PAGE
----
Bishop says he treated baby killer’s illness as ‘spiritual attacks’

The pastor of a woman who burned and killed her baby told a court yesterday that her mental illness was the manifestation of “spiritual attacks”.

While testifying at the sentencing hearing of convicted murderer Philippa Marshall, Bishop Christopher Minnis said that he used prayer to treat these attacks that ultimately resulted in the death of Marshall’s one-year-old baby Philicia.

Minnis still believes that Marshall requires prayers in conjunction with medical treatment, the court heard.

There was no dispute at trial that Marshall grabbed the sleeping child and doused her with gasoline before setting her afire in a locked bedroom on December 28, 2017, at her home in Faith Gardens, and that the child died from complications from the burn wounds on February 14, 2018.

Minnis, of Greater Bethel Cathedral, was called by Marshall’s lawyer, Bjorn Ferguson, as a character witness.

Minnis, who has known the convict since she was a child, described Marshall as loving and intelligent.

Ferguson asked if he had seen Marshall in any other capacity.

He said, “We went to her house for prayer in various different responses to spiritual attacks that took place.”

Minnis agreed that he was not a licensed medical practitioner when questioned by the prosecutor Tommel Roker.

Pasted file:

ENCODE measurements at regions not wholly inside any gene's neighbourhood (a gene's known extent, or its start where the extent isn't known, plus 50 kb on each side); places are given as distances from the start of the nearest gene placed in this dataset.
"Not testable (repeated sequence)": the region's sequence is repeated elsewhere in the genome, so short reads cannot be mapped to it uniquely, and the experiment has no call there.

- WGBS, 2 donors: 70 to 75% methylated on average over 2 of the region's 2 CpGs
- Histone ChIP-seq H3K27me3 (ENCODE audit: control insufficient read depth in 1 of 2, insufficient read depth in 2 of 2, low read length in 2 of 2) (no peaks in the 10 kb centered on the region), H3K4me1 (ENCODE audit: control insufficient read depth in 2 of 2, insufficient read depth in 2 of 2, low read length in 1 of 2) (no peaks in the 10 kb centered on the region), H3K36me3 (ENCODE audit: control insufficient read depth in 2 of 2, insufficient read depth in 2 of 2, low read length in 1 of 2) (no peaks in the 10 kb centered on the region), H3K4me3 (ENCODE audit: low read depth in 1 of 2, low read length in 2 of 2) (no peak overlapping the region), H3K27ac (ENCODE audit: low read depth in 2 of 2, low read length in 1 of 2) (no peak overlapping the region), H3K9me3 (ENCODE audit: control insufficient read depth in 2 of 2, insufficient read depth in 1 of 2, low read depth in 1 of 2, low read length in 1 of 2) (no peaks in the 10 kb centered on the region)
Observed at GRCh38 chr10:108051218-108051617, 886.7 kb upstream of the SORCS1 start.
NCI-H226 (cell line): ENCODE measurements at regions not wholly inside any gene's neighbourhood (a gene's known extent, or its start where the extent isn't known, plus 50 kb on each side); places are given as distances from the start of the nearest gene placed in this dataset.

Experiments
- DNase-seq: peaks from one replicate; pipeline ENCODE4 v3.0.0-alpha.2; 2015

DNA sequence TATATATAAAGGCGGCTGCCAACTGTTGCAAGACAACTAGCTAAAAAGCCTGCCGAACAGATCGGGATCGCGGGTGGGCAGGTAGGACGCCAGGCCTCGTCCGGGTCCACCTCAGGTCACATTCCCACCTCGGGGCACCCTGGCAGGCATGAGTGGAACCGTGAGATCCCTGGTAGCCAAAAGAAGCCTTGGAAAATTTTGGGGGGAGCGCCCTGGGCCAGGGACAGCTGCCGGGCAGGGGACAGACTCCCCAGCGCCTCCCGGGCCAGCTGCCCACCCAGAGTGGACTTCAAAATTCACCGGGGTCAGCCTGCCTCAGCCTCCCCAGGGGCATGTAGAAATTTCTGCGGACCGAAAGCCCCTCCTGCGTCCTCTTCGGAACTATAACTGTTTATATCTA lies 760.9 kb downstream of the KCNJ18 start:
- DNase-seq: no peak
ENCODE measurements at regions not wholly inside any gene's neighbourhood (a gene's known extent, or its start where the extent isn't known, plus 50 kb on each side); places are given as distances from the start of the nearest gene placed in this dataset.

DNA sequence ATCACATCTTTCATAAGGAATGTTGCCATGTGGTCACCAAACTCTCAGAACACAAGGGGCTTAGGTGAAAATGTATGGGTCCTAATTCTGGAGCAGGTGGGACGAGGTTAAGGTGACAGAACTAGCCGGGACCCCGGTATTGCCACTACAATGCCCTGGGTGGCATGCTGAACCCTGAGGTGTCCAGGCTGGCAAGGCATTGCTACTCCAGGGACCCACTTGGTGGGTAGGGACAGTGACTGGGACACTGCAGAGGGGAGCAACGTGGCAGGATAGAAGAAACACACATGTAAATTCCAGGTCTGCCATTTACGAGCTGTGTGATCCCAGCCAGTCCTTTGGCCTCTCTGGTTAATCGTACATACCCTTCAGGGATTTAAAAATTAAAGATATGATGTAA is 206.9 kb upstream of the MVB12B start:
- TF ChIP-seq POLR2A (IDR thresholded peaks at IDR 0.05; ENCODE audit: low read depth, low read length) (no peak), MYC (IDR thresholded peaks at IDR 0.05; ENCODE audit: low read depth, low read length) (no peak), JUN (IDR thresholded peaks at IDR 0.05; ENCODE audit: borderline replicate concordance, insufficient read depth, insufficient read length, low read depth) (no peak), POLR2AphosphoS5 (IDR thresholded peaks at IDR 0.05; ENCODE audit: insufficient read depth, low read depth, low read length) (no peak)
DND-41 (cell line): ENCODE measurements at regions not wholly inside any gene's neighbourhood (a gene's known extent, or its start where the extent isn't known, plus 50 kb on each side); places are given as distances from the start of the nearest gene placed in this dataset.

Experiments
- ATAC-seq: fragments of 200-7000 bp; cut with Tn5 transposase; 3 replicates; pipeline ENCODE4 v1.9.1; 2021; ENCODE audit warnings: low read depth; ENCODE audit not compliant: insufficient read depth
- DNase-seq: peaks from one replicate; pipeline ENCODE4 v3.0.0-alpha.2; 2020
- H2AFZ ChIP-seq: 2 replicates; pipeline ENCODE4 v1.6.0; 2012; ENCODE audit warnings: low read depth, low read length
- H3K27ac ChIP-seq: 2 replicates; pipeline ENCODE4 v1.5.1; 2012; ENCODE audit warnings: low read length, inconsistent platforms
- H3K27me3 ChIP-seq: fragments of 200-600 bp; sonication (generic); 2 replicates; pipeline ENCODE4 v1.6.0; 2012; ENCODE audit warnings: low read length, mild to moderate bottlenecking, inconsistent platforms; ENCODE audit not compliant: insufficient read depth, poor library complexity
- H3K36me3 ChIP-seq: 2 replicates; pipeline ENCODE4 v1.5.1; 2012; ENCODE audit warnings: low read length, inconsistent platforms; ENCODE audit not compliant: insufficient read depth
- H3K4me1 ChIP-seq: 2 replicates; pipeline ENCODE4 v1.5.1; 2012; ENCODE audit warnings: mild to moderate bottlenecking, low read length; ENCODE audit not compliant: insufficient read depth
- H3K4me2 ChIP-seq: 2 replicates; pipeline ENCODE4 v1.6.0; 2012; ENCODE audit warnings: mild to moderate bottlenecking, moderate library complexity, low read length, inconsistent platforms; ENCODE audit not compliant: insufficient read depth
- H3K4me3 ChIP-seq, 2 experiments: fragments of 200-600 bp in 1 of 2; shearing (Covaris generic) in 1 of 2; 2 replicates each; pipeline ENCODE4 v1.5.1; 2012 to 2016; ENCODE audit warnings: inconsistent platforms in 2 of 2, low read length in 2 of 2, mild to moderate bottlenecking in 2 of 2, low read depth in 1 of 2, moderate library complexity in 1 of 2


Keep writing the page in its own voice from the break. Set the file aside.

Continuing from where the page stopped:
Justice Bernard Turner asked, “Is it the church’s position that mental disturbances are necessarily demonic attacks?”

Minnis said, “You can have mental disturbances with being under a spiritual attack.”

Minnis claimed that some people who came to him “completely messed up” experienced miracles through prayers while others experienced some improvement with prayers and medical treatment.

Roker asked Minnis if he suggested that Marshall seek medical treatment.

He replied, “That was already in progress”.

At trial, psychiatrist Dr. Kirk Christie said that Marshall told him she had been seen by two mental health doctors but she refused to provide their names.

Marshall’s husband, Isaac, said that she needed help. He said he often wondered if he “did enough as a father and a protector”.

Marshall said his two sons often asked him for their mother.

Questioned by the court if they also made inquiries about their sister, Marshall said, “They don’t. They know because I told them what happened to her.”

Marshall’s brother-in-law John Carey asked the court to consider “rehabilitation and treatment, instead of retribution and punishment”.

Carey said, “We have lost Philicia and also lost Philippa.”

According to Carey, Marshall attempted suicide twice but was still attentive to the needs of her family.

The sentencing hearing continues on November 12, at 2 p.m.

Show More

Artesia Davis

Artesia primarily covers court stories, but she also writes extensively about crime.

Related Articles

Back to top button

Adblock Detected

Please support our local news by turning off your adblocker